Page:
How are you Managing your Prosecutions?
It isn't uncommon for companies to be required to give evidence in a criminal case, especially where the company is the party against which the crime was committed. When this happens, it may be useful for companies to have their own legal representation.
There are a few circumstances in which a company will be required to either prosecute a criminal case or get involved in the prosecution of such a case.
- The company is the complainant, that is, the party who suffered because of the crime.
- An officer or an employee of the company is required to be a witness in the criminal proceedings.
- The company has an interest in the outcome of criminal proceedings started by a third party.
A company can engage an attorney-at-law to manage its involvement in a criminal prosecution from the moment the crime was reported to the police to the moment the Judge issues a verdict on the matter. There are two ways in which it may do so.
If a company is the complainant, it can engage an attorney-at-law to lead the company’s criminal prosecution. Permission is required from the Director of Public Prosecutions (DPP), the supreme prosecuting authority in Jamaica, for any attorney-at-law at the private bar to lead a criminal prosecution. The DPP issues what is called a ‘fiat’ to the attorney-at-law to enable him or her to actively associate himself or herself with the prosecution. One must apply to the DPP for a fiat and, it is not issued lightly. The DPP must be satisfied that the attorney-at-law is competent to conduct a criminal prosecution. The DPP is also empowered to intervene and take over any prosecution.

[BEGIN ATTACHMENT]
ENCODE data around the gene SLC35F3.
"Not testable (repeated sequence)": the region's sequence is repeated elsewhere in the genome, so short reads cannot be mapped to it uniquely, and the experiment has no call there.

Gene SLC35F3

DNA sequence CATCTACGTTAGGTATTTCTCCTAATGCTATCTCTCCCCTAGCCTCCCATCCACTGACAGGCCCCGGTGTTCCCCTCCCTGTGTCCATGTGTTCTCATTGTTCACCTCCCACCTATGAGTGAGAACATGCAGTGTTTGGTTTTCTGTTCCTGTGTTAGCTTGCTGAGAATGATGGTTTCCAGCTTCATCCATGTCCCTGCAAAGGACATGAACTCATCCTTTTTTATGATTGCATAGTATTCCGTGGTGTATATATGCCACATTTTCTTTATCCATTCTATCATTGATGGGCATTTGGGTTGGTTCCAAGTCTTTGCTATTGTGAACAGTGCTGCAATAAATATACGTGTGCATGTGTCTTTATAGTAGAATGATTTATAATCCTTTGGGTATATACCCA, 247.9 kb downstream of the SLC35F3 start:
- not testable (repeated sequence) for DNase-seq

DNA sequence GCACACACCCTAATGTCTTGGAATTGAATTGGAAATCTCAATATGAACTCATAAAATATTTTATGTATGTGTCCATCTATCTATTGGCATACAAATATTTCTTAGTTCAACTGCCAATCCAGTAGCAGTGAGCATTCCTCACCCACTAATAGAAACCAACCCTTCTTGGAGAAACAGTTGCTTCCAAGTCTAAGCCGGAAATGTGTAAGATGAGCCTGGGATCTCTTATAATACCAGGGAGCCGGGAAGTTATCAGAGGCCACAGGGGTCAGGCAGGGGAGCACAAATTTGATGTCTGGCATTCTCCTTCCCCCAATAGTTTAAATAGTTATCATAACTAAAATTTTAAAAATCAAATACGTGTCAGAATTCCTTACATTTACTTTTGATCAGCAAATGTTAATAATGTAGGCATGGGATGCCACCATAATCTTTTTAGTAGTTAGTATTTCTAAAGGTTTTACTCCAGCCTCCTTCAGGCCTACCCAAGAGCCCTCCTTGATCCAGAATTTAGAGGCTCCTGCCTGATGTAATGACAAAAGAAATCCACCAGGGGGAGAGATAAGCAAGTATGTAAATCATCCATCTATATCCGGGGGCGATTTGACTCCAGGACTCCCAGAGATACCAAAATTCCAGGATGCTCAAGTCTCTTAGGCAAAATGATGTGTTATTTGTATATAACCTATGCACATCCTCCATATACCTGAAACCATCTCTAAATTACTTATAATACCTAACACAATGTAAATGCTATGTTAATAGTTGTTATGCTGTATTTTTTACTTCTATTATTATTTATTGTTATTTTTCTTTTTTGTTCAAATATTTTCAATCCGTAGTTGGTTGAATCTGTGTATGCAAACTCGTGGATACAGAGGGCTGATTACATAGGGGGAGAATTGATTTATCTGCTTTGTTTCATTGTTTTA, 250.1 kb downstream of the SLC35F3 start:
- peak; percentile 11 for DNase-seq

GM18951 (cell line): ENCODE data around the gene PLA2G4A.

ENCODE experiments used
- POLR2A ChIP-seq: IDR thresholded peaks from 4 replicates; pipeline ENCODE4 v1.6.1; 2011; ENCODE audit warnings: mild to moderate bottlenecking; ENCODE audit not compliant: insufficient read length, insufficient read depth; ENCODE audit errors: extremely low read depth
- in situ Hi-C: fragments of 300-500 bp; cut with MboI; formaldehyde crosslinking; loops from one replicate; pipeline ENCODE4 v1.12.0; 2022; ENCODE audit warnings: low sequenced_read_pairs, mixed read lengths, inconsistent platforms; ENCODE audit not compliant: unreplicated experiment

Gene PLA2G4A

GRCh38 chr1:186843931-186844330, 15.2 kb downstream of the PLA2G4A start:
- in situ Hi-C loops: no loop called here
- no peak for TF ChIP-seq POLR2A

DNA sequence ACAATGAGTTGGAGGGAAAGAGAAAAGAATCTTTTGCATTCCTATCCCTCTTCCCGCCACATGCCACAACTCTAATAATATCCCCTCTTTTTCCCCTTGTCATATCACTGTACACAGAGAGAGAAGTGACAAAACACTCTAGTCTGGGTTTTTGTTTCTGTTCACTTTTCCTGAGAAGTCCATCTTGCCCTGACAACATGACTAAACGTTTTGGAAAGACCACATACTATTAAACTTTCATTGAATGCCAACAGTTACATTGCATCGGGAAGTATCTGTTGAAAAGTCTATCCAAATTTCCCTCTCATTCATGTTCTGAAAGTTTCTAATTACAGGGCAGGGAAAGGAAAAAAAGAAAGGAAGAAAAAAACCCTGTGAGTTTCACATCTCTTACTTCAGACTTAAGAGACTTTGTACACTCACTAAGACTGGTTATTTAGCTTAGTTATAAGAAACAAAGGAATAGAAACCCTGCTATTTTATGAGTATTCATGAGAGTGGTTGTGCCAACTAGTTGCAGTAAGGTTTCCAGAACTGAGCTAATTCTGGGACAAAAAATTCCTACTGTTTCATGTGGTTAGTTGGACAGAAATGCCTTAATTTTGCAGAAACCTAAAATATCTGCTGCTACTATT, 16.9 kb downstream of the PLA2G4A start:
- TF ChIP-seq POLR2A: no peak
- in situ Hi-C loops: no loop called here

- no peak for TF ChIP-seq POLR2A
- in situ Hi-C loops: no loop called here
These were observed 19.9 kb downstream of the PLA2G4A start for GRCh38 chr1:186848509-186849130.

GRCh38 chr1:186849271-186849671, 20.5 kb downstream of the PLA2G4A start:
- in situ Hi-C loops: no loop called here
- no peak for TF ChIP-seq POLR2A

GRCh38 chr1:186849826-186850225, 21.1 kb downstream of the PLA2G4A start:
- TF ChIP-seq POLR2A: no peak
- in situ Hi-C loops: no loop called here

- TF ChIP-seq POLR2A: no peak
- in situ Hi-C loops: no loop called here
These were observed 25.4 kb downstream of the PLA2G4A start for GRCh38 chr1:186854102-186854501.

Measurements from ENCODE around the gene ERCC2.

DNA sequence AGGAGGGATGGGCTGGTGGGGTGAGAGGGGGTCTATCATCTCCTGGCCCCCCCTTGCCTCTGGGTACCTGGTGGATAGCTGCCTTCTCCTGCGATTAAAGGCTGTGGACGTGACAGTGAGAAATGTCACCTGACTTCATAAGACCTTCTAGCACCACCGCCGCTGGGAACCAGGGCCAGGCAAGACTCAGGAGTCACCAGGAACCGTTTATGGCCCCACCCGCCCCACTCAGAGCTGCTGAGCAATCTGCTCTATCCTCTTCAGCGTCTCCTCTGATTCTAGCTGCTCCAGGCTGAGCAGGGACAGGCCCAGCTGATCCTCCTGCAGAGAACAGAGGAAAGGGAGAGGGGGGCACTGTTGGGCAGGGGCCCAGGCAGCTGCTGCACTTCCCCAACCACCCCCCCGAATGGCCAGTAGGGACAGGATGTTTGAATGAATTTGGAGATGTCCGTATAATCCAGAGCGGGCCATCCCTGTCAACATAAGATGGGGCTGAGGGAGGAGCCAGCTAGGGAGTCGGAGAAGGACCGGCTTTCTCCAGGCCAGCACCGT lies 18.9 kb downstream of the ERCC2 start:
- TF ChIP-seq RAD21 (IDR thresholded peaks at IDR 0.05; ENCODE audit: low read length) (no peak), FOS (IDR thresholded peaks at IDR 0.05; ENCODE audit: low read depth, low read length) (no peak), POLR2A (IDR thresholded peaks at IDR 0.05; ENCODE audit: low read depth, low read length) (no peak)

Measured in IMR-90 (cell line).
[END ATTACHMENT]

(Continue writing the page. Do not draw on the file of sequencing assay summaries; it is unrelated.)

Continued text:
Alternatively, a company may give the attorney-at-law instructions to 'watch' criminal proceedings. An attorney-at-law with a ‘watching brief’ can attend court and observe the criminal proceedings but he is not permitted to lead the criminal prosecution as he would with a fiat. That attorney-at-law can assist the company in its preparation of witnesses and witness statements for those persons, typically directors or employees, who are expected to attend court and give evidence.
If a company is not a complainant, it can be issued with a subpoena or a summons to compel an officer of the company to attend court to give evidence as a witness in a case. In that case, the company may also want to engage its own representative who will act in its interest to guide and guard it and prepare its witnesses.
A company may also want to engage an attorney-at-law to ‘watch proceedings’ when it has an interest in the outcome of a criminal matter but is not directly involved. For example, where an employee is alleged to have committed a criminal act against another employee, the company, although not the complainant or defendant, may want to be kept informed that it can take appropriate actions based on the outcome.
Although there has been a marked improvement in the administration of justice in Jamaica in recent years, our nation is still plagued by the slow pace of justice and a backlog of cases. The criminal prosecutor in most cases relishes the help provided by Counsel with fiat or a watching brief to ease the pressure off their buckling desk of criminal matters to be prosecuted.
Whether a company is the complainant, a witness giving evidence, or has an interest in the outcome of a criminal prosecution, it is always recommended that the company has separate legal representation for its own best interest and protection.
Jahmar Clarke is an Associate at Myers, Fletcher & Gordon, and is a member of the firm’s Litigation Department. Jahmar may be contacted via Jahmar.Clarke@mfg.com.jm or www.myersfletcher.com. This article is for general information purposes only and does not constitute legal advice.